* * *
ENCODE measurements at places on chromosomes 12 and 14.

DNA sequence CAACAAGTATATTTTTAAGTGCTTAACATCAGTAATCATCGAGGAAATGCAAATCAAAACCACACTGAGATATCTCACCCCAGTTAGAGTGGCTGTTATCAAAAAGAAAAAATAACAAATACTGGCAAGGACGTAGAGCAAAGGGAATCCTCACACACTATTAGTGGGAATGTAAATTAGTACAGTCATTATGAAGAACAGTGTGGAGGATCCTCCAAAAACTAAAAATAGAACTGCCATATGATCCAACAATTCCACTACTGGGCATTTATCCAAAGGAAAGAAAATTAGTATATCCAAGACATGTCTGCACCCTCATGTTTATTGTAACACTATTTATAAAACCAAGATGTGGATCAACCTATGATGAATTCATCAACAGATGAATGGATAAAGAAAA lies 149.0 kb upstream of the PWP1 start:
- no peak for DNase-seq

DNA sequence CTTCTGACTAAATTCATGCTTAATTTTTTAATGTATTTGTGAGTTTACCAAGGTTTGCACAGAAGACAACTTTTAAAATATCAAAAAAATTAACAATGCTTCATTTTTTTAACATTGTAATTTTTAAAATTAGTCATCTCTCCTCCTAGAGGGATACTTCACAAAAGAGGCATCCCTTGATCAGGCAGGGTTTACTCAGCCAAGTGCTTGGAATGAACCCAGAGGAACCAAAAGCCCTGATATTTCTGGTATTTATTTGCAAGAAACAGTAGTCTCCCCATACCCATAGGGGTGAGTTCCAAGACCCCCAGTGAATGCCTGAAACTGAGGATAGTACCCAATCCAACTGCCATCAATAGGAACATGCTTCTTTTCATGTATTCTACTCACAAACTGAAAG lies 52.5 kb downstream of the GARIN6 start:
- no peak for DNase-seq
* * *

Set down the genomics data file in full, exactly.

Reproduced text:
ENCODE measurements at places on chromosomes 12 and 14.

DNA sequence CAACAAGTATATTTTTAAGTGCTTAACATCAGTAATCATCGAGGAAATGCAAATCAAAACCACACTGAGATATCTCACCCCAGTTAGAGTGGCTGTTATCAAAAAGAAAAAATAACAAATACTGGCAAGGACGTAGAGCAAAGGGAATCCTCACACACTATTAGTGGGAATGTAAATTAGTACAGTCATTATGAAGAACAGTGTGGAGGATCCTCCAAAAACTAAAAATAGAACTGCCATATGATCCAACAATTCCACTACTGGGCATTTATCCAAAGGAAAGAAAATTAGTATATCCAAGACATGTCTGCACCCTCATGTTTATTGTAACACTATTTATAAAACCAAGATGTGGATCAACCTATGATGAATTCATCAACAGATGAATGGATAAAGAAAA lies 149.0 kb upstream of the PWP1 start:
- no peak for DNase-seq

DNA sequence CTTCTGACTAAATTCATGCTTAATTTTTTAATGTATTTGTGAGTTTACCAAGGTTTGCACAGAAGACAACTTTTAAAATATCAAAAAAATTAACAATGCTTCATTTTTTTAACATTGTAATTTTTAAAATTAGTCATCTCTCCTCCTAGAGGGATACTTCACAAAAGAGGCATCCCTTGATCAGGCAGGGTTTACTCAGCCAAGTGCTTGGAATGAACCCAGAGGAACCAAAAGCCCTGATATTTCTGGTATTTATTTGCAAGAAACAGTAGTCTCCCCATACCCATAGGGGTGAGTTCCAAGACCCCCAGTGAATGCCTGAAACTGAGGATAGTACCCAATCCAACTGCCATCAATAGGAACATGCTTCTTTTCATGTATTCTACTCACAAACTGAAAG lies 52.5 kb downstream of the GARIN6 start:
- no peak for DNase-seq